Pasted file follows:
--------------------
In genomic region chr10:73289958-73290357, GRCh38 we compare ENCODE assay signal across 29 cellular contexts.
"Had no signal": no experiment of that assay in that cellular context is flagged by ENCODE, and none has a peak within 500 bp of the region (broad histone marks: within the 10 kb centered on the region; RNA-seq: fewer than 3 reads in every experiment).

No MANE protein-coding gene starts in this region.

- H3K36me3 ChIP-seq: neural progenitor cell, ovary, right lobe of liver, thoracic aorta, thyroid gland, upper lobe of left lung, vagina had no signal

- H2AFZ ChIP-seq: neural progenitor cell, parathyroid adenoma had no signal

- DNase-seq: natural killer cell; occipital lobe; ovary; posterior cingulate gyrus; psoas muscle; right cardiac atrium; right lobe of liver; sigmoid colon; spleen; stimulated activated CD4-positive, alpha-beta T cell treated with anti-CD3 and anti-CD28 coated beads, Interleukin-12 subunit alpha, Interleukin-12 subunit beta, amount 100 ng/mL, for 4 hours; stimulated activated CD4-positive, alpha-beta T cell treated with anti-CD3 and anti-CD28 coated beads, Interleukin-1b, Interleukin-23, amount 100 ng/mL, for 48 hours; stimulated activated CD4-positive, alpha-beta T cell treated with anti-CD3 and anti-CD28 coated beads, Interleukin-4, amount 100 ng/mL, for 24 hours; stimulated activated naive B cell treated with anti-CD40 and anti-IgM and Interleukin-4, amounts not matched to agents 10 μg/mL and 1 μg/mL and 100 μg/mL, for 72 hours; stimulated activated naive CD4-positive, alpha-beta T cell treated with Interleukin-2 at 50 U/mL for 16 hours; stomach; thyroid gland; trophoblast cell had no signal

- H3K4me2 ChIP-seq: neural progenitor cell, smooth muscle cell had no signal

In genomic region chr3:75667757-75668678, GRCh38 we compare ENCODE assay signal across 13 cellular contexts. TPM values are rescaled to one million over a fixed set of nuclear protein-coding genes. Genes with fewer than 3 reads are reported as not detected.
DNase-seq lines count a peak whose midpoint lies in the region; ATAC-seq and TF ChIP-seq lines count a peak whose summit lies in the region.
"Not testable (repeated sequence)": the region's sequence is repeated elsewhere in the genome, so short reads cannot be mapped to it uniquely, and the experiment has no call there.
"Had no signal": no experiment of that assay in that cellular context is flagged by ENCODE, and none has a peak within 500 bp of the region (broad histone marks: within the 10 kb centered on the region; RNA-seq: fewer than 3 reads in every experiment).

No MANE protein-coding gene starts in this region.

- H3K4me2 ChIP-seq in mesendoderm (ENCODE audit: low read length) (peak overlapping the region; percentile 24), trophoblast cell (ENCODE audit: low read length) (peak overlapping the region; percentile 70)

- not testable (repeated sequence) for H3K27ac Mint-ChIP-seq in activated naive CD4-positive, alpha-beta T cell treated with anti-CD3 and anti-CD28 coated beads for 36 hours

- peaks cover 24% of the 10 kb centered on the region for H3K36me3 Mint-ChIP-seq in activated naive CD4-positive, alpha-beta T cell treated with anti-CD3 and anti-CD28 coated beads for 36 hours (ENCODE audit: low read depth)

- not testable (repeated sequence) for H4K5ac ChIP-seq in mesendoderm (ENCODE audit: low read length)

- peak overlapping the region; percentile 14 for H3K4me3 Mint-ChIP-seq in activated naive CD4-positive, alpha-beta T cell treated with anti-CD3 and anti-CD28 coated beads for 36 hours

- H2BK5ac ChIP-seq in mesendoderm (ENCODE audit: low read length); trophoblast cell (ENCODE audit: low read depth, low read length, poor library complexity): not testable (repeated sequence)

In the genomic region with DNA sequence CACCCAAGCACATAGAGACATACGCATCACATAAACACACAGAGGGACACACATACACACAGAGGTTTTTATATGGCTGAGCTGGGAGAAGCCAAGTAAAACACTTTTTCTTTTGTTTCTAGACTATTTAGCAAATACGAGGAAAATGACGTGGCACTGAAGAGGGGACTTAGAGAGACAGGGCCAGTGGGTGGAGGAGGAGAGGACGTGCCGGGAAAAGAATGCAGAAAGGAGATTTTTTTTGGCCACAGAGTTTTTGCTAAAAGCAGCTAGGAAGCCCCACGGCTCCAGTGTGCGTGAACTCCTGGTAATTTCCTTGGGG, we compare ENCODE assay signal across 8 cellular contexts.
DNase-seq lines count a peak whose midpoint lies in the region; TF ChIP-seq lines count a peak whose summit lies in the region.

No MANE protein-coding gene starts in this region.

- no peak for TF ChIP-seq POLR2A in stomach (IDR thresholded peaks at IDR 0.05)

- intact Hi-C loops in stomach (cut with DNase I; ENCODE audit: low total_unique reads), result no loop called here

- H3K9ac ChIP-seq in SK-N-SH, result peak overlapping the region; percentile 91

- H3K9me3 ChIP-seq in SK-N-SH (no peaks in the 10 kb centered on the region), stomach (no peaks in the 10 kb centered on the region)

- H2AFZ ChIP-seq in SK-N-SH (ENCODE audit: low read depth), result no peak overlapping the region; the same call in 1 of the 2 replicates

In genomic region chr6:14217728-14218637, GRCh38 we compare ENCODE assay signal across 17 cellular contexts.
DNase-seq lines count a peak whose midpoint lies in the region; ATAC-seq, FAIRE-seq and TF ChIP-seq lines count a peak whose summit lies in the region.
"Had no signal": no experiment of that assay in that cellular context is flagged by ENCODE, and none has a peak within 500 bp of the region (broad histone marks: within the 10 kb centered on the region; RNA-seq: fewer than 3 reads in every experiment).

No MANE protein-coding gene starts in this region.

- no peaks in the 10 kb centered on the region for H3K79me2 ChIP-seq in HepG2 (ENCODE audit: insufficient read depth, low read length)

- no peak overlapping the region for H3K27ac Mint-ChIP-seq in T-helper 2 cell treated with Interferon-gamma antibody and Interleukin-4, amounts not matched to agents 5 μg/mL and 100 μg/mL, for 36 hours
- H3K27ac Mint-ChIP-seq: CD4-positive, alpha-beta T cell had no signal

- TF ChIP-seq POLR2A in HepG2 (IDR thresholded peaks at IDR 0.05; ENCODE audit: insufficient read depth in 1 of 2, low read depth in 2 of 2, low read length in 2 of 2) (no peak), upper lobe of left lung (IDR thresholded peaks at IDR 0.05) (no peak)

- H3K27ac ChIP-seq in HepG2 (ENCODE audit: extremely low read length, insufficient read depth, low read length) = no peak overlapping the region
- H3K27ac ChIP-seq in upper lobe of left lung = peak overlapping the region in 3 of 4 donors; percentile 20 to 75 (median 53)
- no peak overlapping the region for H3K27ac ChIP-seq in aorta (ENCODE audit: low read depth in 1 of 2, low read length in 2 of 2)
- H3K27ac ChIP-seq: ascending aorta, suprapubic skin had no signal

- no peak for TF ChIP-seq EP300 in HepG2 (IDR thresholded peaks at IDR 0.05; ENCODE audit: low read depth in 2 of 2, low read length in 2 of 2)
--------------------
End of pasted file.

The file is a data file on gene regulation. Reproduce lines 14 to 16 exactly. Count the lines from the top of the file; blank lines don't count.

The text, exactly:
- not testable (repeated sequence) for H3K27ac Mint-ChIP-seq in activated naive CD4-positive, alpha-beta T cell treated with anti-CD3 and anti-CD28 coated beads for 36 hours

- peaks cover 24% of the 10 kb centered on the region for H3K36me3 Mint-ChIP-seq in activated naive CD4-positive, alpha-beta T cell treated with anti-CD3 and anti-CD28 coated beads for 36 hours (ENCODE audit: low read depth)

- not testable (repeated sequence) for H4K5ac ChIP-seq in mesendoderm (ENCODE audit: low read length)